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The People v. Barrett

OPINION FILED JANUARY 18, 1950.

THE PEOPLE OF THE STATE OF ILLINOIS, DEFENDANT IN ERROR,

v.

LAWRENCE A. BARRETT, PLAINTIFF IN ERROR.



WRIT OF ERROR to the Criminal Court of Cook County; the Hon. DANIEL A. ROBERTS, Judge, presiding.

MR. CHIEF JUSTICE THOMPSON DELIVERED THE OPINION OF THE COURT:

Lawrence A. Barrett, plaintiff in error, prosecutes this writ to review a judgment of conviction of embezzlement entered by the criminal court of Cook County after trial before that court without a jury. He was sentenced to the Illinois State Penitentiary for a term of not less than five nor more than eight years. The indictment returned against him consisted of two counts, the first of which charged that he feloniously and fraudulently, without having the consent of unpaid owners and holders of certain liquidating trust certificates, embezzled and fraudulently converted to his own use a sum of money amounting to $10,398.31, which was the money and property of Teresa Romanelli, in the amount of $120.00; Helen McGovern, in the amount of $107.18; Bennett W. Ellis, $49.21; Eleanor Cowdin, $20.69; John Bintz, $6.78, and 2500 other unpaid holders and owners of certain liquidating trust certificates whose names are unknown to the grand jurors. The second count charged larceny of the same property but will need no consideration in this opinion since the trial court made no finding with respect to it.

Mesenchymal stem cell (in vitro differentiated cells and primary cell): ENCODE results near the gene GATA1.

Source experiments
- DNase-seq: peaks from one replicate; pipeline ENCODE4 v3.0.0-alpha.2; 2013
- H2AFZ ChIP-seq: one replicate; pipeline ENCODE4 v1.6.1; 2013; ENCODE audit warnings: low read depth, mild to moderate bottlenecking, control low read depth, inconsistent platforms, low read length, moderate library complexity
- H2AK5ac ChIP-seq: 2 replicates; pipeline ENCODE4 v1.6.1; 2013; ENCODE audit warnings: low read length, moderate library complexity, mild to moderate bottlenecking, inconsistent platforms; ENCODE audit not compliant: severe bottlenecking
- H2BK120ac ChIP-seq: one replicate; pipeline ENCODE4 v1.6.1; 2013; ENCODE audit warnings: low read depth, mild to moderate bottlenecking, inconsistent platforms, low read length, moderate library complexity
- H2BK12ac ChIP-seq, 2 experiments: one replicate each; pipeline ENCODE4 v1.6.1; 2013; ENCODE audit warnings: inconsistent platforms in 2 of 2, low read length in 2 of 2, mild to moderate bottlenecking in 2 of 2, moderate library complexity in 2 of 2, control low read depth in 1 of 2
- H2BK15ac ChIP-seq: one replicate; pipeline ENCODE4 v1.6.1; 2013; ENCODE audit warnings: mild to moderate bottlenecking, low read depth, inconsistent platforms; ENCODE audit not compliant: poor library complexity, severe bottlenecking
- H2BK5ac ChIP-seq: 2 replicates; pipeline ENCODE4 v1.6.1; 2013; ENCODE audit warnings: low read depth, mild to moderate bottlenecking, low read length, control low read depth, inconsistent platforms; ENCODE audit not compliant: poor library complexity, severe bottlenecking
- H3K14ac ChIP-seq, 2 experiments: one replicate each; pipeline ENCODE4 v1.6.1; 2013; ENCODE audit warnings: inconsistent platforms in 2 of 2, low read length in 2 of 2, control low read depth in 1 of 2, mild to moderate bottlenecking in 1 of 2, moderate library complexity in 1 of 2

The charges against defendant arose from his participation as successor trustee in a plan for the reorganization of The Madison-Kedzie Trust and Savings Bank which had suspended banking operations on March 4, 1933. Briefly, under the plan a new bank was created, while the assets of the old bank were to be liquidated and paid to the persons entitled to receive payment. One William L. O'Connell was named as liquidating trustee and, shortly after December 21, 1934, entered into a liquidating trust indenture with the bank, by which the assets to be liquidated were delivered to him. O'Connell died July 24, 1936, and, under the terms of the trust agreement, defendant succeeded him as liquidating trustee.

The trust agreement provided that the trustee be vested with equitable title to certain assets of the bank enumerated in the indenture for the purpose of liquidating, compromising, exchanging and settling them, and ultimately reducing the same to cash, at times and in manners solely within the absolute and uncontrolled discretion of the trustee. It was provided that all cash sums realized by the trustee should be distributed in the following order of priority: (1) To the payment of costs and expenses of the liquidating trustee; (2) Pro rata to the holders of Class A Liquidating Trust Certificates authorized under the provisions of the trust agreement; (3) Pro rata to holders of class B certificates; and (4) Pro rata to holders of class C certificates. The latter two classes of certificate holders were to receive nothing until class A holders had been paid in full. The total face value of outstanding class A certificates was $826,613. It was agreed that the trust certificates were not to constitute an indebtedness of the bank or of the liquidating trustee, but only evidence of the right of the certificate holders to receive payments from the trustee when and if payments were made by him. The trustee was to keep a record of certificates issued, dates, names and addresses of persons to whom issued, the amounts, and records of transfers, cancellations and payments.